When you think of the Victorian Era, you might picture a repressed English society. Women couldn't show their ankles due to societal norms set by class and gender rules of the time. The time period known as the Victorian Era included the years 1837 until 1901. Queen Victoria reigned during this period. While social norms were restrictive during that time, England went through enormous transformations during the Victorian Era, politically and economically. There were many new inventions that happened during then along with many social changes that began to equalize the social classes and narrow the gap between poverty and the upper class.
The Victorian Era was filled with the development of new inventions. In 1876 the telephone was invented by Alexander Graham Bell and the radio was invented in 1895 by Guglielmo Marconi. The camera, toilet, sewing machine, vacuum, train and stamp were all created during the Victorian Era. Factories began to be powered by steam, and the police force was created during this period. The introduction of these inventions helped to streamline day-to-day processes and create new working options. Social and health aspects of daily life improved with the advent of these inventions as people could now travel by train, utilize indoor toilets, clean with vacuums and communicate with the telephone. The intention of the radio brought news and entertainment to families in a way that had never existed before.
Morals and Conduct
During the Victorian Era, there were extremely strict codes of morals and conduct. Children were not allowed to be loud and did not spend much time with their parents. Children from upper-class families had less interactions with their parents because they were often raised by governesses or nannies, indicating their family's wealth level. Parent-child interaction during the Victorian Era was limited in reflection of gender and societal norms of the times. The gender-assigned parent roles also came into play with children learning the roles through their parents' behavior and their place in the class structure. For example, a lady did not wear a dress that would show her ankles and men did not call a single woman by her first name unless they were engaged. Maintaining a high level of societal, gender and economic roles dictated class interactions as well.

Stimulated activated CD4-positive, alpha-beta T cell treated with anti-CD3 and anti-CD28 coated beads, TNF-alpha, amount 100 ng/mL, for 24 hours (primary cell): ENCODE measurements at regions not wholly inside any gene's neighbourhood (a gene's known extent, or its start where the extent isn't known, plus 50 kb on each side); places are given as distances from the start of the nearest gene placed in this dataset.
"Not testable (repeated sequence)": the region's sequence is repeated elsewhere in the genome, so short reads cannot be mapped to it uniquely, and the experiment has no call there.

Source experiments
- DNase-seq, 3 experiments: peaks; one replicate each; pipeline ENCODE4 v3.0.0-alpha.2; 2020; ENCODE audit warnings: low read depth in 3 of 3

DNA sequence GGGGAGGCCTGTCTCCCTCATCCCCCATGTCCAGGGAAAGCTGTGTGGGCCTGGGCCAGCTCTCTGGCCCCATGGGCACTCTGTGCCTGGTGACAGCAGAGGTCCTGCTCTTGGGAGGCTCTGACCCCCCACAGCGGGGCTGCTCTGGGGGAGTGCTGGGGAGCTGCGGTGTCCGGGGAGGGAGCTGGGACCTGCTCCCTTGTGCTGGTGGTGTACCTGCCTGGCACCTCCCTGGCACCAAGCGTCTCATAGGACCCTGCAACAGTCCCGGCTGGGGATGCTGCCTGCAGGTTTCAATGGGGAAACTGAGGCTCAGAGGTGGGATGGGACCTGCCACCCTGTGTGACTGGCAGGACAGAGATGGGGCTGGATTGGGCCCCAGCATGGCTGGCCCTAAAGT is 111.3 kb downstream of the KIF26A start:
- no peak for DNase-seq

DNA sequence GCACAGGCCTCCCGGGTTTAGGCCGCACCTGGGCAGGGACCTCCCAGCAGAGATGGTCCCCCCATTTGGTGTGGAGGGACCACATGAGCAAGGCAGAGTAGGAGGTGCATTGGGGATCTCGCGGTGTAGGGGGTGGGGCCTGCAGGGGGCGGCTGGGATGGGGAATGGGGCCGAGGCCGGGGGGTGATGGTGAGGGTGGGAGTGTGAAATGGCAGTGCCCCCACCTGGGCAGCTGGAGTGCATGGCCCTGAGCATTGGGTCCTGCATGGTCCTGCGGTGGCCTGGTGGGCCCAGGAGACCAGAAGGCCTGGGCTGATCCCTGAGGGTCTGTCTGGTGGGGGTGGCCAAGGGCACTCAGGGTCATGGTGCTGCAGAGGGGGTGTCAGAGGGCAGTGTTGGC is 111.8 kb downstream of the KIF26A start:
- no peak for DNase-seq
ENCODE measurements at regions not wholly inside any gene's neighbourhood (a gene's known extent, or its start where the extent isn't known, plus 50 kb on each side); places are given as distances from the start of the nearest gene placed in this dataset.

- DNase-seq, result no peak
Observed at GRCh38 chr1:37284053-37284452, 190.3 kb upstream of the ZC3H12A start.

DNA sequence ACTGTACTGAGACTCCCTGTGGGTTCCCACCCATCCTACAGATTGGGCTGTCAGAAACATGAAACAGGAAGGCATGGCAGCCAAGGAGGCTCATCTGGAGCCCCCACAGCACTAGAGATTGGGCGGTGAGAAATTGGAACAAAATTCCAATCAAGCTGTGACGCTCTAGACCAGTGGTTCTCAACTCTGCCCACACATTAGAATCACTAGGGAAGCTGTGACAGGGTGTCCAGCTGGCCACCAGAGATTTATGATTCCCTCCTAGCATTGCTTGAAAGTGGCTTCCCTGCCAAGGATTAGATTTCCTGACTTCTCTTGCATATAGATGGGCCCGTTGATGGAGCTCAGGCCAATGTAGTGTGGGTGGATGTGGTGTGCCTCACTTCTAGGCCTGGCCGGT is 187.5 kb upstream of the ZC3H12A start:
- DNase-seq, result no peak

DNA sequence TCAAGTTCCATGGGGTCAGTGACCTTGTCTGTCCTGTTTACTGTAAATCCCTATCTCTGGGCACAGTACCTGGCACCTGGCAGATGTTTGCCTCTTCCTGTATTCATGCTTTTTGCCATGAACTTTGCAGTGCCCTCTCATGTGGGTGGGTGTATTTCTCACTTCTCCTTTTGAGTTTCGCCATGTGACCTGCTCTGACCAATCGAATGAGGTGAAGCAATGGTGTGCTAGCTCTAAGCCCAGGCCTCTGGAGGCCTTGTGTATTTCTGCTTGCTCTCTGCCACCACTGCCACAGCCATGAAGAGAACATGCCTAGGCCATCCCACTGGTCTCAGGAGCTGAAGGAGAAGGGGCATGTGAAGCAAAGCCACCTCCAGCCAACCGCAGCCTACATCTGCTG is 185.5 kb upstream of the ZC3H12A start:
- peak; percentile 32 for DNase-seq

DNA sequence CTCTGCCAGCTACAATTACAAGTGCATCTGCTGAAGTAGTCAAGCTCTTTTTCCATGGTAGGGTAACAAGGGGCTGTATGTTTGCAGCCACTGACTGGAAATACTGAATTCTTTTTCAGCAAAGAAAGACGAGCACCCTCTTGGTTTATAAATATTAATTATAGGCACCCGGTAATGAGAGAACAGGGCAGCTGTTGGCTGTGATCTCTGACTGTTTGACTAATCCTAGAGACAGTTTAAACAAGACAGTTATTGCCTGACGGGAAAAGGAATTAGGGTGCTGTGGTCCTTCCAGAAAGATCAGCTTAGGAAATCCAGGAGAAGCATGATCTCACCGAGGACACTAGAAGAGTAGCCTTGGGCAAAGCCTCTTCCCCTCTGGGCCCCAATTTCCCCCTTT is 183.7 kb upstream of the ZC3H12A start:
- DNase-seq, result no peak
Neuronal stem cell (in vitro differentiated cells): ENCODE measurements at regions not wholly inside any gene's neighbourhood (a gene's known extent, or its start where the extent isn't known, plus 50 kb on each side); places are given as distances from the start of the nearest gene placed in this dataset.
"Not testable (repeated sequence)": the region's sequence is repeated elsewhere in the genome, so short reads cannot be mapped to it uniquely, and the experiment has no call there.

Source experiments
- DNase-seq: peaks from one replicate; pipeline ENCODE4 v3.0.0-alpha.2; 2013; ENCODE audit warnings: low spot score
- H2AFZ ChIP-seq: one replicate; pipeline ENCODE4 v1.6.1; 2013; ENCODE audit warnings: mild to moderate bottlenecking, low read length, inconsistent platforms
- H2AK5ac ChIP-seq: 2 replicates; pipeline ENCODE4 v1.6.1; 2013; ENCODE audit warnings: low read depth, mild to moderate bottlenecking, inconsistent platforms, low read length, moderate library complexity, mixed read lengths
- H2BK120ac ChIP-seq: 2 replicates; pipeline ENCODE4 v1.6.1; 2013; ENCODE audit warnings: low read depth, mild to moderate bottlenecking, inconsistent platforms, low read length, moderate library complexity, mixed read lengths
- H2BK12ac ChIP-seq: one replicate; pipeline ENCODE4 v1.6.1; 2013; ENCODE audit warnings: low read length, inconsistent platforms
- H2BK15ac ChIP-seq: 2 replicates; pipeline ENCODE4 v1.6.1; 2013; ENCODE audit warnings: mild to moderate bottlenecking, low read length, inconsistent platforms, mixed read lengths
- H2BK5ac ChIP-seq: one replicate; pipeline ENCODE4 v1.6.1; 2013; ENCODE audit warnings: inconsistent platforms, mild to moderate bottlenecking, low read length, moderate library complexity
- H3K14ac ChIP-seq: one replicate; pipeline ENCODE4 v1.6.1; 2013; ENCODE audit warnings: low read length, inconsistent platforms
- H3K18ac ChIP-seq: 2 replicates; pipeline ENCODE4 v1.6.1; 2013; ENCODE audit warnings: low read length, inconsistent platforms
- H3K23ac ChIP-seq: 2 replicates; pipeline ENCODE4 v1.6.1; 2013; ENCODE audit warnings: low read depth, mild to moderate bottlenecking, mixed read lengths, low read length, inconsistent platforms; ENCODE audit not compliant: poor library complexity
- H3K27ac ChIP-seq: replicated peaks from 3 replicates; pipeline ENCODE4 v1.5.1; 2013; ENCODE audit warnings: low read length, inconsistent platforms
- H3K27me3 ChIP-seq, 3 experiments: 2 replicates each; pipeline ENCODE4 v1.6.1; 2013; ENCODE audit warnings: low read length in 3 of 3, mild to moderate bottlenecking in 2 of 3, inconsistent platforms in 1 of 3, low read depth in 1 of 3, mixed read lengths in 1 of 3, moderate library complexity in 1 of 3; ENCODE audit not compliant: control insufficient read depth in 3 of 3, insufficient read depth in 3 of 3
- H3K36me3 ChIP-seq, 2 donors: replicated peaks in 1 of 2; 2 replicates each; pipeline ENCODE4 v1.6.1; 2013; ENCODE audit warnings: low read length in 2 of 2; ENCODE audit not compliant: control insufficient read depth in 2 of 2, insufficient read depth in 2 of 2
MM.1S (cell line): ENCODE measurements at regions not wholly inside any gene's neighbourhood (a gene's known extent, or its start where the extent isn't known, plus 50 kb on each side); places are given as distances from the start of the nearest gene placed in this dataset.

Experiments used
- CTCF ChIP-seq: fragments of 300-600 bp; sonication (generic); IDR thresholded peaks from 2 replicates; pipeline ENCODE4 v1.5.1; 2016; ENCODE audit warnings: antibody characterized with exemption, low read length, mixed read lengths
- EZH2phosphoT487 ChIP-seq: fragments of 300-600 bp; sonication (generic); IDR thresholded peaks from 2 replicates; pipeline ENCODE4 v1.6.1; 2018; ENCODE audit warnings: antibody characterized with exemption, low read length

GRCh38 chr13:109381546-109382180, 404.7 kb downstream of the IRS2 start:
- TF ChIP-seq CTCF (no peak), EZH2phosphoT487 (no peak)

The Victorian Era included the upper class, the middle class, and the working class. The households that had the most money had servants during this era. The Industrial Revolution occurred during the Victorian Era, which made the division of classes not as large. In particular, the middle class earned much more income after the Industrial Revolution and were considered wealthy by many. This greater earning potential started to narrow the wealth gap. Middle class Britains began hiring servants and governesses which echoed the societal behavior of the wealthier upper class.
Hospital, Surgeries and Health
Tuberculosis caused the most health-related deaths during the Victorian Era. People who became ill during this time were sent away to “workhouses.” When a person needed to have surgery, there was no painkiller or anesthesia provided meaning that operations were hours of unbearable pain and agony for patients. Odd beliefs about health and wellness persisted in the Victorian Era. One example is that people often dined in their basements because they thoughts food would digest better in the dark. During the Victorian Era, growth meant that England's population nearly doubled. This was due in part to there being no catastrophic epidemic or famine in England during the 19th century.